Moderator: William Thornton
Gene Scarborough wrote:Steve---
Please state your own thoughts clearly rather than give us an endless succession of links I don't care to pursue!!!!
Gene Scarborough wrote:Ed---
I pick and choose just like you.
I'm just tired of the pretense without the personal expression of view. Blogging, for me, is an opportunity to think and debate issues. It is not for an endless sharing of references nor demands that certain people should get together and discuss things----when we know they never will.
Stephen Fox wrote:http://www.npr.org/2011/07/05/137554737/campaigning-in-south-carolina-bring-your-appetite
The kind I was raised with.
I visitted The Ham House in Greenville couple years ago with St. Legislator I was raised with in Gaffney during School integration.
He was on Charlie Rose Jan 2008
Watch the video, good story
I hope OxAm and NPR will study up on Dan Williams book before the GOP Primary next year.
Stephen Fox wrote:I called the DC office of one Upstate US congressman yesterday and two Senators of Bama
The budget crisis in some respect is the fault of Southern Baptist Convention. They have great influence in Upstate S.C. and Demint and Trey Gowdy to large respect are their creation.
Gene Scarborough wrote:Let's face it gentlemen---the average Baptist is "dumb as a stump" when it comes to theology and biblical understanding. As long as they are fed the samo-samo and get to meet their friends and gossip on Sunday, they are generally happy. Big covered dish suppers also help! They usually want their presuppostitions stroked and God help the preacher who speaks of racial issues / immigration / Political and Corporate immorality when it comes to greed.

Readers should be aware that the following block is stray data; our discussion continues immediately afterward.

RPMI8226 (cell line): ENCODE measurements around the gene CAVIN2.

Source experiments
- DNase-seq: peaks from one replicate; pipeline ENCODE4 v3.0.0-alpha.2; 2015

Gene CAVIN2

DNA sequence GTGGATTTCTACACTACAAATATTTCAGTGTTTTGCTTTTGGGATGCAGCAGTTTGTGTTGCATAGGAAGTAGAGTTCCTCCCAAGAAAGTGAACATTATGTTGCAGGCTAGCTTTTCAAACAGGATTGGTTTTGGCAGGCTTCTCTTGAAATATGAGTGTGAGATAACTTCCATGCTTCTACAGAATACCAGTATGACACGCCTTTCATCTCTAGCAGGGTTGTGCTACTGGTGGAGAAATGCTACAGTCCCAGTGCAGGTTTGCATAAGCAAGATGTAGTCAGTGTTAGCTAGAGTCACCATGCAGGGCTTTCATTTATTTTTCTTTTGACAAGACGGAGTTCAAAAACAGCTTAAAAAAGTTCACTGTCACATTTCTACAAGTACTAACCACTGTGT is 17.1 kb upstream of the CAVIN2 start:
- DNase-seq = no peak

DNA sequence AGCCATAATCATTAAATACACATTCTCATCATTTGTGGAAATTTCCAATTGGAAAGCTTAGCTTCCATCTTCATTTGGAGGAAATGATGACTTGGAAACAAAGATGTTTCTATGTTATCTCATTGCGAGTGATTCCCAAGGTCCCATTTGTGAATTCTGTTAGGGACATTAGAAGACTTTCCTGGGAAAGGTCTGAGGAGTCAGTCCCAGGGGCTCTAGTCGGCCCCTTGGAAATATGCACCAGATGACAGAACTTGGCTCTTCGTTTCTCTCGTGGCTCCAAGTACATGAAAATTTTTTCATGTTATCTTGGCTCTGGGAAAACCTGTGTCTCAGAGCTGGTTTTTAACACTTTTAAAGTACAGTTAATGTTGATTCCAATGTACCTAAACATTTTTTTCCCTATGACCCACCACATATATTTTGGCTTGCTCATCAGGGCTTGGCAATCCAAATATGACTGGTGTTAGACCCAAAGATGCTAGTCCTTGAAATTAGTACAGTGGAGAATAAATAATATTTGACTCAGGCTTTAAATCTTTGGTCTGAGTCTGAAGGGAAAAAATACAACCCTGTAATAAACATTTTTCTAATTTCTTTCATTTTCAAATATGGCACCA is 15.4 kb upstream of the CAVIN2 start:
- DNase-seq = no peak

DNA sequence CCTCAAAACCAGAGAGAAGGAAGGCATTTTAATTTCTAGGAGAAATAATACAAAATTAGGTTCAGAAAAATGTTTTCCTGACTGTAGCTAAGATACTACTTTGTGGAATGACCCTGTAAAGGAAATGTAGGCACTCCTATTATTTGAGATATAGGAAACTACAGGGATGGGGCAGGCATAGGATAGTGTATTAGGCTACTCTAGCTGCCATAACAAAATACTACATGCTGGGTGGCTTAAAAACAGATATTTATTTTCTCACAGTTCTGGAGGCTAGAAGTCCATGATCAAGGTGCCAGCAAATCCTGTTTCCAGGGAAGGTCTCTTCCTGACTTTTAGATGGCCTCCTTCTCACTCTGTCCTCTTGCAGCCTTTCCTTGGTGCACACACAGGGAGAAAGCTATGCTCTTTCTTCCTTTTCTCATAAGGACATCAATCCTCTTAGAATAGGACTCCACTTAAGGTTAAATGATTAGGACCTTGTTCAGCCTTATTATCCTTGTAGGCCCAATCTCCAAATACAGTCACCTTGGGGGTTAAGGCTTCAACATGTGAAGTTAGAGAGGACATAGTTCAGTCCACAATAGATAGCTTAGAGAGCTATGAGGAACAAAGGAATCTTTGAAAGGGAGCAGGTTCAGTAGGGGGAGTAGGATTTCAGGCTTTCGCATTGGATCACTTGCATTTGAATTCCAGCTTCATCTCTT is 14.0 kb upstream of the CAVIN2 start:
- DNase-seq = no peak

What is needed is a truly patriotic position, one that would explain to voters, whatever their sympathies, that there is no American nation without an American middle class, and no American middle class without an American government that provides the essential services that allow people to move up in a globalized world. Whatever one thinks of the Tea Party’s Orwellian references to our revolutionary heritage, there’s no danger of a return to an eighteenth century: when Ohio did not even exist, and the midwestern economy depended on the Indian flint arrowheads that today pass beneath the blades of the massive high-tech combines. The real danger is that we will move briskly forward to national non-existence, misunderstanding the plainest lessons of our own past along the way. By the time the costs of right-wing anarchism reach the truly privileged, it will be far too late for everyone else. If we don’t find a way to adapt own national thinking to global reality before then, all we can look forward to is leaving a trace: like fossils, or arrowheads, or the mammoth tusk that hangs on my grandmother’s porch.
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